So for search engines, relevant search results are king. In simple terms, if our search engine provides the best answers to users, those users will continue to come to us to search. And we’ll make money by serving them ads. So we try to gain more users by providing the best search results they can find, hoping all new users that come online will search with us and continue to use our search engine for the rest of their lives.

Of course, we want to steal market share from other search engines too, so we can add even more users, and serve even more ads. That’s a bit more tricky, since users are often set in their ways. While I have never seen a study on this, there is no doubt in my mind that getting a user to switch from another search engine to ours requires more than marginally better results. I would guess that most users would not switch their default search engine unless the results were consistently better by 20- to 30-percent, or more.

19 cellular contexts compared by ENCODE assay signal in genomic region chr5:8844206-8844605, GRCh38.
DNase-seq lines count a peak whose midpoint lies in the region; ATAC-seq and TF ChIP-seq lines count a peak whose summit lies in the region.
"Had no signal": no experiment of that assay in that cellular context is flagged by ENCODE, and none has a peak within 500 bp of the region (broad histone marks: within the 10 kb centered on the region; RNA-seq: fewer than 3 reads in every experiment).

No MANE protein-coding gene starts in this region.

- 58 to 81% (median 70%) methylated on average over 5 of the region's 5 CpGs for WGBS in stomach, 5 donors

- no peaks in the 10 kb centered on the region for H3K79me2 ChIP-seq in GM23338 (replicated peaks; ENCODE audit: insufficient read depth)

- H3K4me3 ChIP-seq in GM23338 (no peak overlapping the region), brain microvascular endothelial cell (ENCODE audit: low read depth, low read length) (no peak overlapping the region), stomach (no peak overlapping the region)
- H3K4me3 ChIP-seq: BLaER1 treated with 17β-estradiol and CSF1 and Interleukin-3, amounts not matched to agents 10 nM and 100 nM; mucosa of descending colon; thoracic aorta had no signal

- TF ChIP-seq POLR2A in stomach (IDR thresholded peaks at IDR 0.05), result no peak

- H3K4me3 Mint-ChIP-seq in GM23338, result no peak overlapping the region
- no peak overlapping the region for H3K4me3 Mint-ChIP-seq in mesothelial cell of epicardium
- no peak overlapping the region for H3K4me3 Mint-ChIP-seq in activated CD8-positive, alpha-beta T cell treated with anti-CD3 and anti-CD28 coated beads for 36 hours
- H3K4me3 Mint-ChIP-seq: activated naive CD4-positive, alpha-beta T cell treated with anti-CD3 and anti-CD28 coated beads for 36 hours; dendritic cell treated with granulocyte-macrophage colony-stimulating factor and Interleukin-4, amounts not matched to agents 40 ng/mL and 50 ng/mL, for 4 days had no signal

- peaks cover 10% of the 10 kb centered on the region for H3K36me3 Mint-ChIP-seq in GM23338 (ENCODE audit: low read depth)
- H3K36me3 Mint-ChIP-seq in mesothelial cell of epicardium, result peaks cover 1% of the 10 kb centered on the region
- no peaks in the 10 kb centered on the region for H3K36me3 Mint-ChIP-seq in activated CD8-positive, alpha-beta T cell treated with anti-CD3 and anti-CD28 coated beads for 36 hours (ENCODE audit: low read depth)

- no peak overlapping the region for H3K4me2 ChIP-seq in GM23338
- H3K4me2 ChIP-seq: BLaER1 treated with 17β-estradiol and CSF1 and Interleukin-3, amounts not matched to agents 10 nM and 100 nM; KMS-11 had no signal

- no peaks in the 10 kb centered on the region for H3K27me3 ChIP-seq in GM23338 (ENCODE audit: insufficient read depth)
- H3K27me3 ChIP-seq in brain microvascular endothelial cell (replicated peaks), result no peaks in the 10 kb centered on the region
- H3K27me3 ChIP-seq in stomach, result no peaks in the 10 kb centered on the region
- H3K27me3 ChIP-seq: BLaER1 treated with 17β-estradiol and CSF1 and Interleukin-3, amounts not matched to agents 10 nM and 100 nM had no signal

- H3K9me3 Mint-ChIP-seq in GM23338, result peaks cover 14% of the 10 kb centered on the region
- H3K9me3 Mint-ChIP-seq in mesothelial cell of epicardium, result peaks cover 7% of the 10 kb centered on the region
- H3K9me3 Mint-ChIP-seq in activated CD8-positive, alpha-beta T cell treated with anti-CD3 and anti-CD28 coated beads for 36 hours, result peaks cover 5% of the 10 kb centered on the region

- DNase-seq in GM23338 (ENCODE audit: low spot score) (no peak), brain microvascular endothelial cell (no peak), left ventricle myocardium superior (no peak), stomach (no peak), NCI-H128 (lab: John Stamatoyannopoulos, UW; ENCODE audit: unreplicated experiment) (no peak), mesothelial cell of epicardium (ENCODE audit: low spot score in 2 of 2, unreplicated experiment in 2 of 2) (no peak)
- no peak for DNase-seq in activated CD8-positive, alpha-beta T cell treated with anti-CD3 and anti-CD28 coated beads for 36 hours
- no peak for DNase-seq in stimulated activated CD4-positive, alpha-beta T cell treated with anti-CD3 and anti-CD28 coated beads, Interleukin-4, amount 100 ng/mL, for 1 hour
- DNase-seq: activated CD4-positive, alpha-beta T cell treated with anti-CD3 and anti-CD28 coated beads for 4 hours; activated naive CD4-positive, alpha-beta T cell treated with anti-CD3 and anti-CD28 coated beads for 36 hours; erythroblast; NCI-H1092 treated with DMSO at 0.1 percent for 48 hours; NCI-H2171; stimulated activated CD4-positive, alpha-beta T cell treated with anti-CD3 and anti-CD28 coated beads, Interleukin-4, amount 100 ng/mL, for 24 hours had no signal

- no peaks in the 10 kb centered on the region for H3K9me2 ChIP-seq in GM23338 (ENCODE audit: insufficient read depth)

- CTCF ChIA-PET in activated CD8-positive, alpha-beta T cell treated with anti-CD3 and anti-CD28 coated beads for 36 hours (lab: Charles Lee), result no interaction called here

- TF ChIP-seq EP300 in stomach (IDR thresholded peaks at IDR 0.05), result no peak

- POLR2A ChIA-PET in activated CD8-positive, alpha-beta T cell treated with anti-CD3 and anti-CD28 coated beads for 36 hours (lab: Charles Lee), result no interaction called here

Making matters more complicated in our quest for providing the best results is that a large percentage of user queries require disambiguation. By that, I mean the query itself does not provide enough information for us to understand what the user is looking for. For example, when a user searches on “Ford”, they may be searching for corporate information on the Ford Motor Company, performance details of the latest Ford Mustang, the location of a local Ford dealer, or information about ex-President Gerald Ford. It is difficult for us to discern the user’s intent.

We deal with this by offering varied answers in the top 10 results, to try and provide the user the answer they want in the top few results. For our Ford example above, we include in the top 10 results information on the Ford Motor Company and its vehicles, as well as on Gerald Ford.

We also implement new programs to provide disambiguation. To see examples of this, try searching on “Cancer” in Google and notice the “Refine results for cancer” links, or try searching on “Beatles” on, and see how they have formulated their Smart Answer with links to music, images, products, and a drop-down box listing each of the four band members.

To summarize, providing the best answers leads to increased market share. More searches means more clicks on our ads, which means more revenue and profit. And it all flows from having the highest quality (including the best disambiguation) in our search results.

Modeling Webmaster Behavior on the Web